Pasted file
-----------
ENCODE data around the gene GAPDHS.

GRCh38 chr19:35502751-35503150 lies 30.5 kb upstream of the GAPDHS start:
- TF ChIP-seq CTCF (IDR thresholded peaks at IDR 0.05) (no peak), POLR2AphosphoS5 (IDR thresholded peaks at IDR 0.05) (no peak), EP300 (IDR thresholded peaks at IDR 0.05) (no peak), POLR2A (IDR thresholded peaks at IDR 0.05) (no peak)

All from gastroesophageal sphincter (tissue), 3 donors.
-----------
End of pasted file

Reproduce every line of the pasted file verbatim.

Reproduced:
ENCODE data around the gene GAPDHS.

GRCh38 chr19:35502751-35503150 lies 30.5 kb upstream of the GAPDHS start:
- TF ChIP-seq CTCF (IDR thresholded peaks at IDR 0.05) (no peak), POLR2AphosphoS5 (IDR thresholded peaks at IDR 0.05) (no peak), EP300 (IDR thresholded peaks at IDR 0.05) (no peak), POLR2A (IDR thresholded peaks at IDR 0.05) (no peak)

All from gastroesophageal sphincter (tissue), 3 donors.